Playing mixed at World Games
While Will has focused on open for most of his competitive career to this point, he has played a lot of mixed. Not only was he part of the GB mixed team that won European bronze at beach euros in 2019, he’s been part of Mighty Hucks for a while now.
“I’ve loved playing mixed. It’s a slightly slower game than I’ve been used to with Clapham and I think the options you have are much greater. That’s definitely the case offensively but defensively there are lots of opportunities to create more turnovers as well.”
The World Games was an opportunity to play a game that Will enjoys, but the real draw was that he’s seen it as the peak of the sport for most of his career, since the introduction to Parslow at a beginner’s tournament.
“Seven players of each gender get picked so the high level, the challenge of competing against all these other great players was definitely a reason. I’ve loved mixed every time I’ve played it as well, and then there were the tales about Matt Parslow who’s been an inspiration for me. Since that moment making the World Games team was a goal of mine. When I made it, I felt like I had achieved that.”
The trial process saw him travel to Edinburgh for both sessions, and he’s full of praise for the way the whole thing was run both for players who made it all the way through and those who took part in only some bits of it. Once it was finished and he received his email, how did it feel knowing he was in the team?
“It was such a heartwarming email to read. It was really a special moment and knowing all the effort I had put in had come to this big moment and I got in, it was huge for me.”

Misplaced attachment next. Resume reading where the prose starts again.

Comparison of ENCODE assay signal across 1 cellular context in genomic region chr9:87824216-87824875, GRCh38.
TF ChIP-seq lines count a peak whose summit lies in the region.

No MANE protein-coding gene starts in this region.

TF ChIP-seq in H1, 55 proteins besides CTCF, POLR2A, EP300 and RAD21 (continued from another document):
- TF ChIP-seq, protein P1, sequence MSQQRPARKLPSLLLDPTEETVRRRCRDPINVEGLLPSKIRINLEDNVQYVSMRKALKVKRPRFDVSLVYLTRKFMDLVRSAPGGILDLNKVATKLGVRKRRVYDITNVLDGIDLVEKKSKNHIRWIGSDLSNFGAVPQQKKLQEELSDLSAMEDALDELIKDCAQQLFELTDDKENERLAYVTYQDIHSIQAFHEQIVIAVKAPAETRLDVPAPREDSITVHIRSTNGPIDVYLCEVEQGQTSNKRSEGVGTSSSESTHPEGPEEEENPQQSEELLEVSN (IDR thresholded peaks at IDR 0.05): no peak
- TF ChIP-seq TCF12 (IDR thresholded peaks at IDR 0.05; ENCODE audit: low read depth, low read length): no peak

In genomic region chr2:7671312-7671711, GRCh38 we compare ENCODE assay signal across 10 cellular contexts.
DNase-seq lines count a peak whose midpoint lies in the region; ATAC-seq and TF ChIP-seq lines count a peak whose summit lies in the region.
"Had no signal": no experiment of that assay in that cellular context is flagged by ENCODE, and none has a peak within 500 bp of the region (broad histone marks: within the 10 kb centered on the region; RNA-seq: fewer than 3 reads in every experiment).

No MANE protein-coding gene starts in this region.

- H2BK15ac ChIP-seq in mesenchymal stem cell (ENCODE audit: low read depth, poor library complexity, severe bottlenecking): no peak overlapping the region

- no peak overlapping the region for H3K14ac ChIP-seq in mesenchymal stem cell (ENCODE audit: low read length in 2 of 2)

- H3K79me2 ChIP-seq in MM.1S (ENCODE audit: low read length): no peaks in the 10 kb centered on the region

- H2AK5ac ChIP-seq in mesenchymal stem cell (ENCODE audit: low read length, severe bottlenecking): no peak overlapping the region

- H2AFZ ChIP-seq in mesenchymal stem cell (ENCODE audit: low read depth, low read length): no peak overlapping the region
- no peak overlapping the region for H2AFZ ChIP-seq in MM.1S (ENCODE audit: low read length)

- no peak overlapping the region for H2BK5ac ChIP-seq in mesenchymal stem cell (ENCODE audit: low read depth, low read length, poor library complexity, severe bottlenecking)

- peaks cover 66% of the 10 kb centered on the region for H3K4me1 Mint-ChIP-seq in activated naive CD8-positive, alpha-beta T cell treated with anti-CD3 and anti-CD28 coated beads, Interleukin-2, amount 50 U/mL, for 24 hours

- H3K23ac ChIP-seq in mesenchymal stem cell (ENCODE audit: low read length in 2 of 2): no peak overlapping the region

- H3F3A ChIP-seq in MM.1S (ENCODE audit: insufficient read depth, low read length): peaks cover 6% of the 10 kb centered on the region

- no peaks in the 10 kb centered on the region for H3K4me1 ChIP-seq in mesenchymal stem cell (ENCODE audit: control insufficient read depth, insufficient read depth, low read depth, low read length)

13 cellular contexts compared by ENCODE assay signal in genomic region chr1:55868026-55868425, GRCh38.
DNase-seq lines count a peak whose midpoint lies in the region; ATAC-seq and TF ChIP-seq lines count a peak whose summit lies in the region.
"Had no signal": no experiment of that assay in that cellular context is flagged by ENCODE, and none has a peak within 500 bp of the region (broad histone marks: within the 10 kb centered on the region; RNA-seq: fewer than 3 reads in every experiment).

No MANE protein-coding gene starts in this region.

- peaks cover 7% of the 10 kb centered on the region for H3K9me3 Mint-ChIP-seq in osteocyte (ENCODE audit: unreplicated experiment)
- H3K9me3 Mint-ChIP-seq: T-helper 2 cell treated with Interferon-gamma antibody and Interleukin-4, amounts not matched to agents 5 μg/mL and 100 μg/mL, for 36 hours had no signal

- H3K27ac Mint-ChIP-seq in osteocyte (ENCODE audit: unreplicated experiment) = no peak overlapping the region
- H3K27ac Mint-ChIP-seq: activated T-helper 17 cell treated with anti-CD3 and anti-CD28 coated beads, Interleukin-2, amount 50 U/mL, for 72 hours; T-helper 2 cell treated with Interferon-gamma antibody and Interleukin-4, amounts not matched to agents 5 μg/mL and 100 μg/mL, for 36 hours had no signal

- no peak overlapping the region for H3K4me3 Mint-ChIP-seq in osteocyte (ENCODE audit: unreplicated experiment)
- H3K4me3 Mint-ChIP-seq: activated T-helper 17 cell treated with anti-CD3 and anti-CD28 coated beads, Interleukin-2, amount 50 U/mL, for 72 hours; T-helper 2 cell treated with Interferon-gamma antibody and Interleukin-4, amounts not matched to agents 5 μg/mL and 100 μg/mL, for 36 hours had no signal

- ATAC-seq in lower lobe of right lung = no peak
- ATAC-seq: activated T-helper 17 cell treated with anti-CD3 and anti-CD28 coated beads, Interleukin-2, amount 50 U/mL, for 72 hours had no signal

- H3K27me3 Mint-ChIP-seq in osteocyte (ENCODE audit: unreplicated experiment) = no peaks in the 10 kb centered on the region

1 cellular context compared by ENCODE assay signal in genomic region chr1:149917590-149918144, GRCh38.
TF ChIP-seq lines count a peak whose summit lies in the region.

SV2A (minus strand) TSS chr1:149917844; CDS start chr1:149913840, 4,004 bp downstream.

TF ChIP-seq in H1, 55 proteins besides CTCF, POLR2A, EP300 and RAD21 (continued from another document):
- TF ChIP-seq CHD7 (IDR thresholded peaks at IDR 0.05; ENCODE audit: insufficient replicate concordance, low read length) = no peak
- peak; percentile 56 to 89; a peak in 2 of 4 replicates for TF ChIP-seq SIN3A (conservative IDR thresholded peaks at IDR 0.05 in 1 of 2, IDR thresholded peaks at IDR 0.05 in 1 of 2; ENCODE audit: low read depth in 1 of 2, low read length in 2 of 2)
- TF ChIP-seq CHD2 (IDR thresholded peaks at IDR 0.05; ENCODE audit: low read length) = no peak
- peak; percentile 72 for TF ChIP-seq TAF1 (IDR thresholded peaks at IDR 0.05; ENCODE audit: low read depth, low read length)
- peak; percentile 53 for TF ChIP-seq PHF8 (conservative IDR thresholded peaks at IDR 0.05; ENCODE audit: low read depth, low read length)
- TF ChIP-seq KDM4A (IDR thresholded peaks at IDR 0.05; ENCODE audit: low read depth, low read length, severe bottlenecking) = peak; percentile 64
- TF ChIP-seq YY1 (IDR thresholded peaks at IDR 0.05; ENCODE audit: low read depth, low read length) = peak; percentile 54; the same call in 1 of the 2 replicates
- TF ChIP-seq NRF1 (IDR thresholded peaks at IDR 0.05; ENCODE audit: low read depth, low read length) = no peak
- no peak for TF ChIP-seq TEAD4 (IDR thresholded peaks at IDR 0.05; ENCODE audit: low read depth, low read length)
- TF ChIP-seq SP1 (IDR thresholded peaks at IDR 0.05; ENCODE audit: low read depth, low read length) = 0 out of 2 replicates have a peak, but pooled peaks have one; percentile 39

Disappointment post Windmill
After working so hard to get into the team, Will was ruled out after injury at Windmill.
“It was the semi-final against Iznogood. We were up at the time and I was marking some of their big players, I did a small layout onto my left side but used my right arm to catch myself. I had thrown myself about in much worse scenarios throughout the tournament but it must have been the perfect combination of the angle and fatigue, and the right shoulder came out.
“I couldn’t even look at my teammates. I felt like I had disappointed [the World Games team], the Clapham lot. Whenever I saw a World Games player at Windmill I was in tears. I felt like I had let down loads of people, even though I had put in loads of effort to get better, make myself as prepared as possible. It was obviously a very tough one.”
Will’s Clapham teammate Ollie Gordon had already been named as the travelling reserve so, after realising what the injury meant for his participation, Will spoke to Ollie.